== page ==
Two brothers in France

WEEKS WENT BY. Then one day, Ron Coleman sent me a zip file, digitized from the American Friends Service Committee archive.  "I think you will find it interesting," he wrote.

I unzipped the file, holding my breath as I watched the little green line slowly unspooling onto my computer. My heart beat faster as the images came into view.

 

First, of course, there was the familiar brown folder, with the Refugee Case File number. Then a card, with the names "Kagan, Uszer Pinchos & Zina." This was exciting: So there was a Pinchos Kagan! -- and now that I had another name for him, Uszer, I could search again. And Zina? He must be the brother. These were the two sons of Toba, the woman for whom I was named.

THE ADDRESS OF A "COMPAGNIE de Traveilleur Etrangers" -- a foreign workers camp in southwestern France. Jewish boys and men between the ages of 15 and 65 were assigned to work in mines, lumber camps and factories, the AFSC explained. The conditions in these companies vary according to the character and ability of the Commandant. "Conditions in such camps were sometimes better and sometimes worse than internment camps, depending on the commander.".

 THE REAL TREASURE of the file scrolled into view in the third document, a letter that my mother had written to the American Friends in May of 1942, searching for the brothers, her cousins, and trying to find a way to help them come to America.

 

My mother's letter was actually the chronological beginning of the original file. (The card with the Kagan names, stamped March 2, 1943, marked the closing of the file, after the German occupation of the previously unoccupied zone severed all communication with AFSC's Marseille office.)

 

In the letter, my mother describes the Polish brothers: They "studied engineering in Belgium, lost their jobs there because they had not established Belgian citizenship, moved to France, and are now seeking to come to this country." Because the American relatives had not heard from the brothers in over a year, she writes, they were halted in their efforts to obtain visas for them.

 

"THIS WEEK WE RECEIVED A LETTER from one of the young men," my mother wrote. "He is working in a work camp for foreigners. He writes his brother has no permanent address because he just came out of the hospital where he had been for several weeks because of a wound in his foot. He says he has written us many times, but this is the first letter we have received in over a year."

 

Another cousin in New York, Sam Werbach, had tried to help the brothers, filling out an affidavit and communicating with the State Department and the Jewish aid organization HIAS. But the application was considered incomplete, and now my mother was asking AFSC to communicate with the brothers in France, perhaps through HIAS in Marseille,  to ask them to complete the required information. She also asked the American Friends to send a report on the brothers' welfare, and she sent the organization a money order to cover the cost of telegrams to Marseille.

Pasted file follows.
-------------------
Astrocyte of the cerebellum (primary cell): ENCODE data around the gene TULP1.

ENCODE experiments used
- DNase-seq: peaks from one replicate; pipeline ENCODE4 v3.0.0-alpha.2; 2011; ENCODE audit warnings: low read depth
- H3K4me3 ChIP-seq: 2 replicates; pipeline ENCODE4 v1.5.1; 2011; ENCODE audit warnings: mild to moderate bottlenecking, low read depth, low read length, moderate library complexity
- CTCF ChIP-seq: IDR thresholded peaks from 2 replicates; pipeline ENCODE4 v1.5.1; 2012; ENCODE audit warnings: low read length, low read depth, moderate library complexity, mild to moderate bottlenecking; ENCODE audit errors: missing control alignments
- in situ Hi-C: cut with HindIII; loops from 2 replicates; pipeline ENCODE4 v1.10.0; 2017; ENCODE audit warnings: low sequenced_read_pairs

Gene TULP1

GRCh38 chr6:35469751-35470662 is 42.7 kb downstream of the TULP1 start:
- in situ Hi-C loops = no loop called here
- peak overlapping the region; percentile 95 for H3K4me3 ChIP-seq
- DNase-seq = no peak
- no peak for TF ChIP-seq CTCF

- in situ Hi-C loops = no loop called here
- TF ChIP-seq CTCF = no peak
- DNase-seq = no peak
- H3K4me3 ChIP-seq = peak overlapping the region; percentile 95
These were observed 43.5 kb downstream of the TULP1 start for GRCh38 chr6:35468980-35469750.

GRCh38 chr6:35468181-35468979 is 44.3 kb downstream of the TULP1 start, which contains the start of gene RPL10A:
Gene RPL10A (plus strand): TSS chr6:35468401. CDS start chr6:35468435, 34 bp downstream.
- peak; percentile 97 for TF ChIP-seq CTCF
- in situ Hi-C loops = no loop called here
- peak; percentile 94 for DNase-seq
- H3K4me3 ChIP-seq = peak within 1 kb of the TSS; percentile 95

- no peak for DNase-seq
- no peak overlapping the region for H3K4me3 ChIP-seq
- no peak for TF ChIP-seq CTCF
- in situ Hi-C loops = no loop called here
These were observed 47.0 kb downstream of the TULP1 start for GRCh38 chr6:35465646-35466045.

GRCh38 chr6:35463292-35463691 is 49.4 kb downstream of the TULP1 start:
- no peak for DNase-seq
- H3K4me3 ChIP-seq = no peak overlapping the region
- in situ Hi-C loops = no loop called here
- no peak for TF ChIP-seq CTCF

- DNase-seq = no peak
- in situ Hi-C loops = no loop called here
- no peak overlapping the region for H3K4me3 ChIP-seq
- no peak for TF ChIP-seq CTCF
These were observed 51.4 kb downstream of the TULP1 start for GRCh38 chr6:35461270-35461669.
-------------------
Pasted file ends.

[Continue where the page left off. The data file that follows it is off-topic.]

And, yes, my mother had written the names of these brothers in France.  The one in the foreign workers' camp was OWSZYIA-GESZEL KAGAN (also known as Zina Kagan), she wrote. "The brother's name is USZER PINCHOS KAHAN (They spell their last names a little different)."

 

Another clue! Now I was no longer looking for Pinchos Kagan, but rather Uszer Kahan. It would make a difference.

 

I sent the file on to my cousin, Mel Werbach. It was his father, Sam, who had started the process of trying to rescue these brothers, filing an affidavit on their behalf.

 

"SINCE ATTEMPTING TO SAVE the two brothers was a joint project of my father and your mother, it's a little weird that, one generation later, we are working together to discover their fates," Mel wrote to me.

 

He was right, but I wanted to express the rightness of our search with a better word than "weird." Fitting? Uncanny? Mysterious? Eerie?

 

As we searched for what had happened to the brothers -- scratching the dried traces of our parents' determined rescue efforts, our partnership seemed appropriate if mysterious, a faint echo of the past.

 

Soon after receiving the file, I looked up Uszer Kahan at Memorial de la Shoah's list of Jews deported from France. "Monsieur Uzer KAHAN né le 07/03/1904 à SZUMSK. Déporté à Maidanek par le convoi n° 50 au départ de Drancy le 04/03/1943," the entry read.

 

So, another convoy, another relative murdered in Poland -- but this time, one who had also come from Poland. But what were the events, the details that had led to Uszer Kahan's end at a death camp less than 180 miles from his hometown?

 

And what had become of  Zina -- the impossibly named Owszyia-Geszel Kagan?

I found no mention of him on the list of Jews deported from France. Even though we'd discovered his name, his fate was still elusive.